A major employer has committed more than $1 million to safety undertakings, like training workers to identify and manage hazards that arise with workplace change, after a contract worker was crushed. The contractor's employer was recently found guilty of WHS offences relating to the incident.
Work health and safety regulations for diesel emissions are likely to be overhauled, after two research projects found occupational limits need to be slashed, and there are "critical gaps of knowledge" on the behaviour of nanoparticles.
A PCBU has been found guilty of WHS offences after a worker suffered serious head lacerations from broken infrastructure, which vehicle operators had damaged but failed to report because of inadequate instructions and systems.
A major employer has been blocked from appealing against a ruling that a series of injury-causing meetings didn't satisfy the definition of "performance appraisal" because it was a "vague, continuing, informal process".
All workers are at risk of being exposed to dangerous substances and cancer is the leading cause of work-related death, while some common workplace chemicals can trigger "organic psycho syndrome", the European Union's OHS body has warned duty holders. In Australia, new workplace exposure standards for dozens of substances are set to be released for comment.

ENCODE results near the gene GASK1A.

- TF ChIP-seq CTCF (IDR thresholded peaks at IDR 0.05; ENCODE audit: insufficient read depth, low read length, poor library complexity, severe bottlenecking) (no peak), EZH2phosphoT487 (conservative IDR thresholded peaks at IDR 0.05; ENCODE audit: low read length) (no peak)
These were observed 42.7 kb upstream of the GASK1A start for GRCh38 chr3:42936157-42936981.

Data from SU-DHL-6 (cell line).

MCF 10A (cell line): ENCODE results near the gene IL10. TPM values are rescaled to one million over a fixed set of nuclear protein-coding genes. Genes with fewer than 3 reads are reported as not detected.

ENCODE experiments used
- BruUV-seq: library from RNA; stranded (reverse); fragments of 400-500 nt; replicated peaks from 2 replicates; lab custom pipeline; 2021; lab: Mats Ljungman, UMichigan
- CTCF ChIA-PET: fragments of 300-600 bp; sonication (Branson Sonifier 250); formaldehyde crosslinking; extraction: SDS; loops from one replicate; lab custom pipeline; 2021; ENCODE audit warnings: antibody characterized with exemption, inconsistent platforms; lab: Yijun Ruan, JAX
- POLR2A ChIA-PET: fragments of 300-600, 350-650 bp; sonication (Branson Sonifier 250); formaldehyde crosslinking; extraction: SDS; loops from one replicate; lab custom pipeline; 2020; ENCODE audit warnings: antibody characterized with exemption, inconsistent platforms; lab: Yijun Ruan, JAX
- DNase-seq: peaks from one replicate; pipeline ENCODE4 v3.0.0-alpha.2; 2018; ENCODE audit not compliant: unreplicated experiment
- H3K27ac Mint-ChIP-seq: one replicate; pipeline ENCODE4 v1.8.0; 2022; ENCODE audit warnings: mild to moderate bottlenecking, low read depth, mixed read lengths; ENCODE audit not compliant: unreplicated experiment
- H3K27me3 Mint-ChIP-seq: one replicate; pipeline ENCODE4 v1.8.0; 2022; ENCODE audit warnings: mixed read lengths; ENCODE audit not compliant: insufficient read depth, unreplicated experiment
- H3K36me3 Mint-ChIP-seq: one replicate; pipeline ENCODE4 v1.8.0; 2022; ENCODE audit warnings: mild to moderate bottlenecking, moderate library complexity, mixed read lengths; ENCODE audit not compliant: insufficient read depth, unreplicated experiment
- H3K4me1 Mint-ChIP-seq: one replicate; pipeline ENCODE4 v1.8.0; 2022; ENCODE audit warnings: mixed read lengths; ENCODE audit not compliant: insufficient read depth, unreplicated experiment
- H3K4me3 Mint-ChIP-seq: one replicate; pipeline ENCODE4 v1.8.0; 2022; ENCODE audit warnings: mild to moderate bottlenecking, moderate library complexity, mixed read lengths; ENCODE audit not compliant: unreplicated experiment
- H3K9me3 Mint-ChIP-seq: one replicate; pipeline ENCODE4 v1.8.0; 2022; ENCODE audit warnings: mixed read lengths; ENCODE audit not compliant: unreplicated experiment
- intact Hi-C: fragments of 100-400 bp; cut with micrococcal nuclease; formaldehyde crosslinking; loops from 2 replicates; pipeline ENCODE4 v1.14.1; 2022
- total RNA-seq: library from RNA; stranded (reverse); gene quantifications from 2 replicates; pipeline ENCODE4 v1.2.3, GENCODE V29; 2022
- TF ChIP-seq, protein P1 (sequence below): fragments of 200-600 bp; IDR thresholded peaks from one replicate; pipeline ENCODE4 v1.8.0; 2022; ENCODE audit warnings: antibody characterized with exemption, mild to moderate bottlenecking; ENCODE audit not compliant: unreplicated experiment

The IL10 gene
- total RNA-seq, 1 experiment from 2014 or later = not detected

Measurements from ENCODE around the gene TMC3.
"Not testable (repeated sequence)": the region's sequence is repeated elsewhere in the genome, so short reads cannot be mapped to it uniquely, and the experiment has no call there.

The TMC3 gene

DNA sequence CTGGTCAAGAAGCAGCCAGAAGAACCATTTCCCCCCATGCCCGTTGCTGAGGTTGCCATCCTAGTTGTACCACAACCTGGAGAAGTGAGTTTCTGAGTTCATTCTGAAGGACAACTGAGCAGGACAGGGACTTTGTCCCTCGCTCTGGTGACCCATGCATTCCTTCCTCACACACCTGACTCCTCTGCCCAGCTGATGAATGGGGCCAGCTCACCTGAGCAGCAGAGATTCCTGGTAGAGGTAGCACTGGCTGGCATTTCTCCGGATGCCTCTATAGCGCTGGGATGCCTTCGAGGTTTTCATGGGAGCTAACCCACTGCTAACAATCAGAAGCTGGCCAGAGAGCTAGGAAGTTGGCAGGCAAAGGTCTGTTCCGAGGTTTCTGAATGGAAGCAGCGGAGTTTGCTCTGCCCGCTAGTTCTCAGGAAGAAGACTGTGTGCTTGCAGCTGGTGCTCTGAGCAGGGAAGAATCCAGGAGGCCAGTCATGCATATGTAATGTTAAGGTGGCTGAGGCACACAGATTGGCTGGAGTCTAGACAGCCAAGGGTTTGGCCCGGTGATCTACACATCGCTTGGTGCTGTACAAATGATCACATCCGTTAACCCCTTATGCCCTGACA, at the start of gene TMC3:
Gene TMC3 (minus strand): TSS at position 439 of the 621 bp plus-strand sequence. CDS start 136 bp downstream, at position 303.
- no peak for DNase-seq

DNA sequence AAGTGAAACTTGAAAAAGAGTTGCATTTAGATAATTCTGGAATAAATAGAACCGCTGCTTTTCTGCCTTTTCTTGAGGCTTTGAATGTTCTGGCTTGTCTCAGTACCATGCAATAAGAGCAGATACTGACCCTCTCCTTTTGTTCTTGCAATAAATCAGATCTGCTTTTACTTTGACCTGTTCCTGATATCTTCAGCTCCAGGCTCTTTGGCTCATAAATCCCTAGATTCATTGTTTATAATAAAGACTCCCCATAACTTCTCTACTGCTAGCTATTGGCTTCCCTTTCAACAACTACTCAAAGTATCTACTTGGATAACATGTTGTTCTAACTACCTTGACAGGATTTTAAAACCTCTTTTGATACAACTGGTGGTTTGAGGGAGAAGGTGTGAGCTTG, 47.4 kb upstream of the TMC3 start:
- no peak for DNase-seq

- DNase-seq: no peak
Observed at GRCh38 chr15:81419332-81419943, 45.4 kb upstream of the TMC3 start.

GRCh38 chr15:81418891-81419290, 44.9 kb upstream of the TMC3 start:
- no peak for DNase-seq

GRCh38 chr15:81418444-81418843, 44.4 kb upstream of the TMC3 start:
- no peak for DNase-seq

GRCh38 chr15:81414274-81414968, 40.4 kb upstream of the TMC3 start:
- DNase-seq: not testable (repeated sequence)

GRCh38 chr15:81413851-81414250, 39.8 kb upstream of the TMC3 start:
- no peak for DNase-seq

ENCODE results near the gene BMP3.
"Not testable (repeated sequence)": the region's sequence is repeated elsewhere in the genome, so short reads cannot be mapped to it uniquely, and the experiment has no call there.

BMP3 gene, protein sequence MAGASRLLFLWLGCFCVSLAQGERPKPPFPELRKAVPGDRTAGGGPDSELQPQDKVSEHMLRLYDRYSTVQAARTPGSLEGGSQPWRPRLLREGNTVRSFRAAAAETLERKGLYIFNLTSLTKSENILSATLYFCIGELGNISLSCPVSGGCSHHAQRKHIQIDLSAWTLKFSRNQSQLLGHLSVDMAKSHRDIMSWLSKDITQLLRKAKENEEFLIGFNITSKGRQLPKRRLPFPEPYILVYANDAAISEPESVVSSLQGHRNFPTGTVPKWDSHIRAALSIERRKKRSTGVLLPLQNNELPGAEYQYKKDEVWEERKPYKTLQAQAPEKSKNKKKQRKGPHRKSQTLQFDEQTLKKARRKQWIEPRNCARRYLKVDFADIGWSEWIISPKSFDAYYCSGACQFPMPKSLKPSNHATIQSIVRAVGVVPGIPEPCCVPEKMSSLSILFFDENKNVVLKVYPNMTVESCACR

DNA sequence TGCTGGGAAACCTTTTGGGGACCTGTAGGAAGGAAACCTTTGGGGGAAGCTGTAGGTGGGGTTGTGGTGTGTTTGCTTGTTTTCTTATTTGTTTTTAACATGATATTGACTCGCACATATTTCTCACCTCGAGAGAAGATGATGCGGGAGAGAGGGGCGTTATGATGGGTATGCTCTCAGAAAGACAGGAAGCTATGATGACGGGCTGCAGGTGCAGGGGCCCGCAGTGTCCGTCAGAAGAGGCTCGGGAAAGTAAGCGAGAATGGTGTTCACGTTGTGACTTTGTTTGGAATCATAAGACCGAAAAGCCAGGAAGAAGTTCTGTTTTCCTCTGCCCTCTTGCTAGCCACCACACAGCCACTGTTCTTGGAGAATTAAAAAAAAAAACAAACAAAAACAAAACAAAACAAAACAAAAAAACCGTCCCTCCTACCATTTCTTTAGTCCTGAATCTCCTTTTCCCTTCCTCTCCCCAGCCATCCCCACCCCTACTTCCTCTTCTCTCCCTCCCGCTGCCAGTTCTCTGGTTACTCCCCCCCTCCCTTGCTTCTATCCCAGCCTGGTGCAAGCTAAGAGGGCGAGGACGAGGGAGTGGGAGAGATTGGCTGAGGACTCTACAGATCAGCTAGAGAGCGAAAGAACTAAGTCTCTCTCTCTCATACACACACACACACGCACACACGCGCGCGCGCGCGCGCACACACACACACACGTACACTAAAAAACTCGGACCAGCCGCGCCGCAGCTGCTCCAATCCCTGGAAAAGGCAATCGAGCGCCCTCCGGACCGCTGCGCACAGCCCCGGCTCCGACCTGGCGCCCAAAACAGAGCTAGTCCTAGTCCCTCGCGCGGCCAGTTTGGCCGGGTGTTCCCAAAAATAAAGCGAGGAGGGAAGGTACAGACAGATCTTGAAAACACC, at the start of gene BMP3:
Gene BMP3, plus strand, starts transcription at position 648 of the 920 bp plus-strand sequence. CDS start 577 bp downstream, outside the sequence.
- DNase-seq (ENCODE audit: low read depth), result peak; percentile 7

A major employer did not need to seek an exemption to anti-discrimination laws to reject a worker with colour vision deficiency's application for a more senior and more safety critical role, a commission has ruled.
A safety advisor undermined the benefits workers gain from undertaking journey risk assessments, including consciously considering and reflecting on identified hazards, by completing the forms for them, a commission has found in rejecting his unfair dismissal claim.
A safety regulator will have greater powers to enter offshore facilities, take possession of documents and require people to answer questions, under a 169-page Amendment Bill that extends the abrogation of the privilege against self-incrimination to more entities.
An employer has been ordered to pay an injured worker $1.4 million in damages, after a court found it was vicariously liable for the acts of an aggressive and physically abusive manager who believed he was appointed to "kick" subordinates "in the head" after an industry downturn.